The build up should go as follows - the first layer will be #3 stone (fist size); the second will be #57(little less than ping pong ball); and the final will be #21-A, or called crusher run (thumb nail sized stone with stone dust mixed in with it).

With a layered set up like this, you will have a driveway that will last many, many years. I am a carpenter, but living up on Bull Run Mountain for 20 years taught me a little about gravel roads." Leo K.

Column 698


18 Responses to Build A Gravel Driveway

  1. great info there Tim. I built my first one almost 20 years ago using just the techniques you put forth here, with the exception of the underlayment of fabric. I'm a cheep sum beotch... I used my '91 Wrangler as a "tamper" over the course of a few weeks on the fist-size first layer. then added about 6" of 1" and gently tamped it. anywhoo, with a bit of annual maint., it still looks practically new after all these years. I think the bordering is the most crucial aspect. I used discarded utility poles in 2' to 6' lengths from a couple of local phone and electricity outfits outside Tulsa. stake those down with a couple of 3' pieces of 1/2" re-bar (also salvaged & repurposed) and it looks great.

  2. I want to put gravel down for my Father on our ranch. Hasnt been done in awhile. Id like it to be a surprise. It's a few miles long. I know it'll cost. But I don't know what type to ask for? I would like the cheapest type of rock considering the length. But I don't even kow what that would be. Can you help me?

  3. Grading Question.
    I live on a gravel road which is meets my driveway which is about 20x30. Currently the "driveway" is loose soil with mixed in gravel which makes for a muddy mess in the rain. Question: Using the guidance in this artical, at the point where my reconstructed gravel driveway meets the public road. Which layer of gravel should be level with the public road? First (large), second (medium), or Third (Small).

  4. I have an old limestone driveway that is directly leading from my garage ( concrete floor) with a concrete edge sloping down to the driveway, do I have to remove existing gravel to avoid sloping into garage or can I just add to it. The existing driveway has little or no slope

  5. I've got two, flat, driveways, each 8' x 44'. One sits alongside a inclined lawn, about 3-4' high. Both have pea-sized gravel now but starting to deteriorate, especially in tire tracks...as in sinking into dirt. SUV's are about the heaviest vehicles utilizing driveways. I've been told to add 3" of Mountain Granite (3/4" angular stones). Given it's "light" usage, will this be ok? Pea gravel lasted decently for about 5 - 6 yrs....not great, but given what I paid for the stuff, not awful either. I'll own the place for another 10 years. Should I use different material, in layers as described above? Do I still use fabric over existing gravel? Does this help with weed control? Use Round up first?

    • Dan, I believe my column answers all your questions. Weed control is constant unless you can obtain the highly poisonous herbicide used by railroads. Pea gravel is the WORST material one could ever use on a driveway.

      • Why is pea gravel the WORST material for a driveway? We are about to work on ours and planned to order pea stone. What should we use instead?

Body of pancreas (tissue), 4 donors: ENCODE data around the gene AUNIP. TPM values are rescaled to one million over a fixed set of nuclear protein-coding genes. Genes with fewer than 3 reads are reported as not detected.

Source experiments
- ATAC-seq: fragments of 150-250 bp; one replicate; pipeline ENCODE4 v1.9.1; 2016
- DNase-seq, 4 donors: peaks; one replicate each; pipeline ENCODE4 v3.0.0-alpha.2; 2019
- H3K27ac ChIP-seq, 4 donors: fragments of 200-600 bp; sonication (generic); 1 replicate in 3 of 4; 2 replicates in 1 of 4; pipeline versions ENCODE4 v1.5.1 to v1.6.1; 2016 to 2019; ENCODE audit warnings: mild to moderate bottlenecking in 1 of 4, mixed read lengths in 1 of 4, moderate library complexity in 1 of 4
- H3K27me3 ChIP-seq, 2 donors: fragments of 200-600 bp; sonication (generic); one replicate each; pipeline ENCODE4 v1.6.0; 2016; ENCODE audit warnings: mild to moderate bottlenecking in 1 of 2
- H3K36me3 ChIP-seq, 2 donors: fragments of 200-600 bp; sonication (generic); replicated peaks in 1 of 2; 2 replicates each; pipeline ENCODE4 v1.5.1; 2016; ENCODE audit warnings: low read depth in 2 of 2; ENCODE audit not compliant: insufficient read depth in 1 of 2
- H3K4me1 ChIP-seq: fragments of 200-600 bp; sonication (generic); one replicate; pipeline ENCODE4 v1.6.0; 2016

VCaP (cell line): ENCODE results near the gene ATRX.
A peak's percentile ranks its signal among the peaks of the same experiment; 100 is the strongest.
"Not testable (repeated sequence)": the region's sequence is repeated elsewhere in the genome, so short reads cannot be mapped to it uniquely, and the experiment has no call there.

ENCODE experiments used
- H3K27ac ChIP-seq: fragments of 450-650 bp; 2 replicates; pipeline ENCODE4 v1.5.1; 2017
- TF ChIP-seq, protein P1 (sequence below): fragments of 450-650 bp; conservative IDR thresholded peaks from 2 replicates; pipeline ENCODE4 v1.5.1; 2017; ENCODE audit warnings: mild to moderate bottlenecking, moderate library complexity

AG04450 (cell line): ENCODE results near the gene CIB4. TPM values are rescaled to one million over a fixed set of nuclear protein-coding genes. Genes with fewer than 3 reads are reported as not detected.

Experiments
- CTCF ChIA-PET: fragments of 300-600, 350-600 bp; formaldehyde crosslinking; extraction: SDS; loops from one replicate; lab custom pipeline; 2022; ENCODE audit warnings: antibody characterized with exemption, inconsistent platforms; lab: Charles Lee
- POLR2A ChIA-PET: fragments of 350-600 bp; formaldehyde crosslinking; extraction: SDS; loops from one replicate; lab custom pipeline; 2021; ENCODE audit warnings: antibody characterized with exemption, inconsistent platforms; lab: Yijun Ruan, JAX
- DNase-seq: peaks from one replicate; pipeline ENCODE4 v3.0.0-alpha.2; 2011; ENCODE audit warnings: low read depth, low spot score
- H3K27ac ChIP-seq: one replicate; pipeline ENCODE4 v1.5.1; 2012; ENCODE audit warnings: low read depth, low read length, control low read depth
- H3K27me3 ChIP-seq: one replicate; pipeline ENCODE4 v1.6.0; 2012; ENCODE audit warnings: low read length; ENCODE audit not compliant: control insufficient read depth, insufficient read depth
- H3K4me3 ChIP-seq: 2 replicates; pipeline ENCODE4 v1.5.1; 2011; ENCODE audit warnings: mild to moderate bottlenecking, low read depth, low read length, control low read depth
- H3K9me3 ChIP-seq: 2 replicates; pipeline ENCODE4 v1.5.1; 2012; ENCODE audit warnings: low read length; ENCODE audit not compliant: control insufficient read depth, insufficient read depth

6. Hi i am starting to build a gravel i cleared off all the top soil and my road now is kind of like a roller coaster and water gathers in the low spot almost a foot deep. Most of the low spots are from where i removed large stumps can i fill these areas with something and put drainage pipes in some of my low spots.

  7. Hi Tim,

    Putting in driveway this week. The geotextile fabric website says NOT to plow the organic layer off a driveway before using the fabric because it causes a "bathtub" effect. What is your thought on this logic?

    Thanks. Stan

  8. Hello Tim, et.al.

    We are on the verge of purchasing land in Boulder CO. with the hopes of building a very modest home on the land. We are getting quite the education! Unfortunately, we'll have to work out some issue with the road to the land. We'll have to do some grading work to make it a true drive way to be certified by the City of Boulder and Rescue district. Do you have any advice on where we start or who we could contact in this area to get an estimate? We do have quite a lot of information via a 2007 building permit from the current owners and their driveway/easement challenges (they did not build).
    Thanks for any help you can provide. Our best, Sheila and James.

  9. I have a cleared lot, 1Blk off of beach in NW Florida. Mostly sand, I want to have a gravel drive for my RV which is 42000 lbs. what configuration of gravel would u recommend?

  10. Hi, Quick question. I have a gravel driveway that is covered with #9's rock. Problem is they have been down for 1 year as of this witting. Very loose still. So, will treating with lime lock this gravel so it won't be loose anymore? I use a snowthrower, and last year, threw many stones onto roof of house. Please advise...thanks in advance.

  11. It's really good to know that the base of a gravel driveway, I had no idea! We want to put a gravel area in the back yard, so we have somewhere to park our trailers. I'll be sure to tell my husband that we will need a few different sizes, so that we can make that base.

  12. We have had a gravel parking area for years and it works great for the parking. Problem is the gravel kicks up unto the adjacent paved road and driving over it is chewing up the paved area. Is there something we can put down on the gravel to cut down on the amount that kicks up?

  13. I have the same question as Don. I placed 4-6 inches of 1" crushed rock on top of driveway fabric earlier this summer. Still not locked in. Will placing a layer of class 5 an inch or two thick lock it down? Please help!